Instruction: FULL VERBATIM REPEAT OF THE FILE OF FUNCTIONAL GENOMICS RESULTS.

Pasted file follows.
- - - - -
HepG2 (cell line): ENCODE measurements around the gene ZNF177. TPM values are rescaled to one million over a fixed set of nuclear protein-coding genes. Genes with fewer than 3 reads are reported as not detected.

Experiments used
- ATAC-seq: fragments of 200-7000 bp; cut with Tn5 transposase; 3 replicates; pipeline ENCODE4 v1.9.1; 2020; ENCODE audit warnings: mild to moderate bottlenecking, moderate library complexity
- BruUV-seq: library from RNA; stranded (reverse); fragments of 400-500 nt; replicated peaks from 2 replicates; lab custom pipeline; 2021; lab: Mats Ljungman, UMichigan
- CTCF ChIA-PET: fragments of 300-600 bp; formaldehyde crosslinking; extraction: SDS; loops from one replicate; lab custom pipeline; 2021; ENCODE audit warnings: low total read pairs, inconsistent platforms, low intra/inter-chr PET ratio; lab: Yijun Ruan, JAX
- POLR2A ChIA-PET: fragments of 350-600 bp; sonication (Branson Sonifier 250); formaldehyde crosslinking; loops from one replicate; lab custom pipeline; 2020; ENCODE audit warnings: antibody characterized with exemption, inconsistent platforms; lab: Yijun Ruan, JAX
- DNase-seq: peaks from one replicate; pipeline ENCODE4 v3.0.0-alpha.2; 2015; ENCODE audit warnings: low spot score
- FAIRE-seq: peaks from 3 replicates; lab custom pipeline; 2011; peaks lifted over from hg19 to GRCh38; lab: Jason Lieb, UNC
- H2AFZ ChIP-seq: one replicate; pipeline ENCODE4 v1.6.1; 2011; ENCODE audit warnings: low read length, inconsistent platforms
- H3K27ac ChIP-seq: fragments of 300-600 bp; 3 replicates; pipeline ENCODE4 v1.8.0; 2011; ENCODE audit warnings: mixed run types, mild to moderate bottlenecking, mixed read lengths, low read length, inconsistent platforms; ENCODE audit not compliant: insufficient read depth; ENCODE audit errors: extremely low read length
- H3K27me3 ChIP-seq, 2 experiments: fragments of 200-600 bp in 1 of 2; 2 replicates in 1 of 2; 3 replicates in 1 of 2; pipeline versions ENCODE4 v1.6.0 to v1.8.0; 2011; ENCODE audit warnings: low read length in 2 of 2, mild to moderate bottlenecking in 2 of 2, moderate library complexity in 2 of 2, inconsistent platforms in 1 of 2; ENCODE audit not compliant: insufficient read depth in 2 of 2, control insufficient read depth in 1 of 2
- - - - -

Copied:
HepG2 (cell line): ENCODE measurements around the gene ZNF177. TPM values are rescaled to one million over a fixed set of nuclear protein-coding genes. Genes with fewer than 3 reads are reported as not detected.

Experiments used
- ATAC-seq: fragments of 200-7000 bp; cut with Tn5 transposase; 3 replicates; pipeline ENCODE4 v1.9.1; 2020; ENCODE audit warnings: mild to moderate bottlenecking, moderate library complexity
- BruUV-seq: library from RNA; stranded (reverse); fragments of 400-500 nt; replicated peaks from 2 replicates; lab custom pipeline; 2021; lab: Mats Ljungman, UMichigan
- CTCF ChIA-PET: fragments of 300-600 bp; formaldehyde crosslinking; extraction: SDS; loops from one replicate; lab custom pipeline; 2021; ENCODE audit warnings: low total read pairs, inconsistent platforms, low intra/inter-chr PET ratio; lab: Yijun Ruan, JAX
- POLR2A ChIA-PET: fragments of 350-600 bp; sonication (Branson Sonifier 250); formaldehyde crosslinking; loops from one replicate; lab custom pipeline; 2020; ENCODE audit warnings: antibody characterized with exemption, inconsistent platforms; lab: Yijun Ruan, JAX
- DNase-seq: peaks from one replicate; pipeline ENCODE4 v3.0.0-alpha.2; 2015; ENCODE audit warnings: low spot score
- FAIRE-seq: peaks from 3 replicates; lab custom pipeline; 2011; peaks lifted over from hg19 to GRCh38; lab: Jason Lieb, UNC
- H2AFZ ChIP-seq: one replicate; pipeline ENCODE4 v1.6.1; 2011; ENCODE audit warnings: low read length, inconsistent platforms
- H3K27ac ChIP-seq: fragments of 300-600 bp; 3 replicates; pipeline ENCODE4 v1.8.0; 2011; ENCODE audit warnings: mixed run types, mild to moderate bottlenecking, mixed read lengths, low read length, inconsistent platforms; ENCODE audit not compliant: insufficient read depth; ENCODE audit errors: extremely low read length
- H3K27me3 ChIP-seq, 2 experiments: fragments of 200-600 bp in 1 of 2; 2 replicates in 1 of 2; 3 replicates in 1 of 2; pipeline versions ENCODE4 v1.6.0 to v1.8.0; 2011; ENCODE audit warnings: low read length in 2 of 2, mild to moderate bottlenecking in 2 of 2, moderate library complexity in 2 of 2, inconsistent platforms in 1 of 2; ENCODE audit not compliant: insufficient read depth in 2 of 2, control insufficient read depth in 1 of 2